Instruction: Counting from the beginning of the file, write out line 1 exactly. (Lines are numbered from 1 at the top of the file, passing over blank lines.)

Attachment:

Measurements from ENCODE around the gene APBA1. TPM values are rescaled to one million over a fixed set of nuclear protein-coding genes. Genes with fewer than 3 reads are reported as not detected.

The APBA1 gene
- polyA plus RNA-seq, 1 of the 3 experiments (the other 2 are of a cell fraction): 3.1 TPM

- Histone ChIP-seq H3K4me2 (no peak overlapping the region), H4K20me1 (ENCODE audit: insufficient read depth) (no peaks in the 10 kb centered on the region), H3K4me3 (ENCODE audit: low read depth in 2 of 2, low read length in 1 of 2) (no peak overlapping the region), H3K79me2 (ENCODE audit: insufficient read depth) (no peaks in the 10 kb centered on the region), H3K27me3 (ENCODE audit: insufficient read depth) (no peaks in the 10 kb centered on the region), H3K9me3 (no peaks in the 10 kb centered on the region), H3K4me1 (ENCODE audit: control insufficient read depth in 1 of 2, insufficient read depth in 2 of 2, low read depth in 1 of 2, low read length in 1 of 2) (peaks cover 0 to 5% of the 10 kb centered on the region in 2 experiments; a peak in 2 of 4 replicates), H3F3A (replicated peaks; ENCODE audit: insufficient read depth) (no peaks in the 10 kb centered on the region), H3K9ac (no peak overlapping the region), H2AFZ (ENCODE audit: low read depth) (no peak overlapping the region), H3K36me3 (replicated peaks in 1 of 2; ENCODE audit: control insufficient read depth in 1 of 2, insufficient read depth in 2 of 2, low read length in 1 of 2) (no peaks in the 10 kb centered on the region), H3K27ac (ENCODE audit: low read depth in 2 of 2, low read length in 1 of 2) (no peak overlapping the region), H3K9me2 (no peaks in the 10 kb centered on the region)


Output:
Measurements from ENCODE around the gene APBA1. TPM values are rescaled to one million over a fixed set of nuclear protein-coding genes. Genes with fewer than 3 reads are reported as not detected.